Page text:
JOHNSON CITY, Tenn. (WJHL) — COVID-19 hospitalizations have risen fast in the past two weeks after a long, steady increase and the number of critically ill COVID patients has spiked even more dramatically.

Ballad Health Chief Infection Prevention Officer Jamie Swift said the BA5 variant of the virus is now the dominant strain and is extremely contagious. While many cases are mild or even asymptomatic, the sheer number has pushed hospitalization and ICU totals to their highest levels since mid-March, when the Omicron surge was nearing its end.

“I would certainly say we are in a surge,” Swift said. While Ballad testing centers are seeing 200-300 people a day compared to 20-30 a few months ago, many people are simply testing at home.

“We know the actual number of tests that are positive are well beyond what’s being reported,” Swift said.

At the illness level, that’s translated over just the past 12 days into a 44% increase in the COVID inpatient census across all Ballad hospitals. A total of 124 people with COVID were hospitalized Wednesday, up from 86 on July 15.

“Over the past couple of weeks is when we really started to see that increase up to 100 and I think yesterday we had 132 patients,” Swift said.

As of Wednesday about a fifth of those patients were in intensive care units (ICU). Swift said all of those 25 COVID ICU patients were getting that level of treatment due to their COVID symptoms and not to some other illness or ailment with COVID as more of a side note.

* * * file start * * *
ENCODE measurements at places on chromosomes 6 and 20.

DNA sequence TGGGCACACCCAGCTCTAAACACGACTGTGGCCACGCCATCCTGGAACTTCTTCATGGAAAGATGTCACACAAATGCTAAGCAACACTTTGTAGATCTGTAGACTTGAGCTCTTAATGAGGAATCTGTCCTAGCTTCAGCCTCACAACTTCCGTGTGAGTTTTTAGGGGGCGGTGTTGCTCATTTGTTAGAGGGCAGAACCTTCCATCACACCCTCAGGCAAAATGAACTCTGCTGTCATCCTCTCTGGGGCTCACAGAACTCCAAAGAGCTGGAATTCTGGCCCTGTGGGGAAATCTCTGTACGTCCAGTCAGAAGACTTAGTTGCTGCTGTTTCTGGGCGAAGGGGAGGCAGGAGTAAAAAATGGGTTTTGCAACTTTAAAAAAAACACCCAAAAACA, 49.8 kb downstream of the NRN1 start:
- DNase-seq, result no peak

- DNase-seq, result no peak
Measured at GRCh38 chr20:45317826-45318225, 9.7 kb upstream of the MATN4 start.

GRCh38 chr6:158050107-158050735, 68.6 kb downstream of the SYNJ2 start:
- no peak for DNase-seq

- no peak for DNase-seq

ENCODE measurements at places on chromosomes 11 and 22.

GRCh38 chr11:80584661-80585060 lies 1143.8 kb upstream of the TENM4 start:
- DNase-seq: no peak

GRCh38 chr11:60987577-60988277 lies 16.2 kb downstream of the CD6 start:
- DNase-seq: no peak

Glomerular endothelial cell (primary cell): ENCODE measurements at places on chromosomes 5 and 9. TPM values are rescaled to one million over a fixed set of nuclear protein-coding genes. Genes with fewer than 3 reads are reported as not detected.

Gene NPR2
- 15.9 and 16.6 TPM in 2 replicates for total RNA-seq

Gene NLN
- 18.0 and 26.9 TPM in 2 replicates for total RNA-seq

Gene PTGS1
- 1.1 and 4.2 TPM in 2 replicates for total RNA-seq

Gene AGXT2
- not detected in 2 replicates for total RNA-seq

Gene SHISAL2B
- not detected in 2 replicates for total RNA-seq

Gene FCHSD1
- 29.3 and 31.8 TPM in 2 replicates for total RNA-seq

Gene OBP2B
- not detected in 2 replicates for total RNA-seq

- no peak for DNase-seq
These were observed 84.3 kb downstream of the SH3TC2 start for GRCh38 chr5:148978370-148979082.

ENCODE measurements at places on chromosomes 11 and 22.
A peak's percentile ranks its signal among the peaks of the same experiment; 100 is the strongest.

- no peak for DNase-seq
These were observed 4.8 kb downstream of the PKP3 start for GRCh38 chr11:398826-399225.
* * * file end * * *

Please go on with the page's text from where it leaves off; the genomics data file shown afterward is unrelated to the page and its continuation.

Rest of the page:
“Those patients that are ending up on the ventilator and the intensive care really seem to be driven by COVID at this point in time,” she said.

Ballad Health has seen a sharp increase in the number of COVID patients needing ventilators in the past couple weeks. (WJHL photo)

The 25 ICU patients Wednesday, along with 26 reported Tuesday, are the two highest totals of the month. Ballad hospitals averaged about 11.5 ICU patients daily on the first of July, but that has jumped to an average of 17.2 since July 14.

The number of patients on ventilators has risen even more sharply, nearly tripling from 2.2 in the first half of the month to 6.2 since July 14. For the past two days, there have been 10 COVID patients on ventilators.

“We’re seeing a lot of cases that are mild cases, but we continue to have severe illness and death,” Swift said.

Tennessee Department of Health (TDH) COVID data show that from the beginning of July through July 23, the seven-county Northeast Tennessee region recorded 20 new COVID deaths. That includes eight in Sullivan County and three each in Greene, Johnson and Washington counties.

BA5 is the most contagious strain yet, with case clusters often resulting in four or five new cases as opposed to sometimes just one in the past. Symptoms are similar to previous variants, with cough, fever, fatigue, muscle aches and sore throat common.

The virus’s heightened spread is also impacting staffing at Ballad. The system has gone back to “contingency staffing,” which allows people to return to work five days after testing positive if they are asymptomatic, wearing a mask and following other protocols.

Combined with ongoing staffing shortages and higher numbers of COVID patients being admitted — an average of about 20 a day the past week-plus — that creates “throughput” issues, Swift said.

“Wait times in the (emergency departments) right now are longer. We’re holding patients in the EDs longer.”

While people are probably tired of hearing it, Swift said the current level of spread makes masking in indoor settings “a discussion to have,” especially with schools about to go back in session. She said most area counties are in the Centers for Disease Control’s (CDC) moderate or high community spread zones, which recommend masks indoors.

“It’s certainly that discussion to have either as a school system but maybe also as parents and children,” Swift said. “Really think about risk and what risks are there for your family and consider those masks again.”

Swift also noted that all school-aged children are eligible for vaccines now and suggested that was a good way to protect them.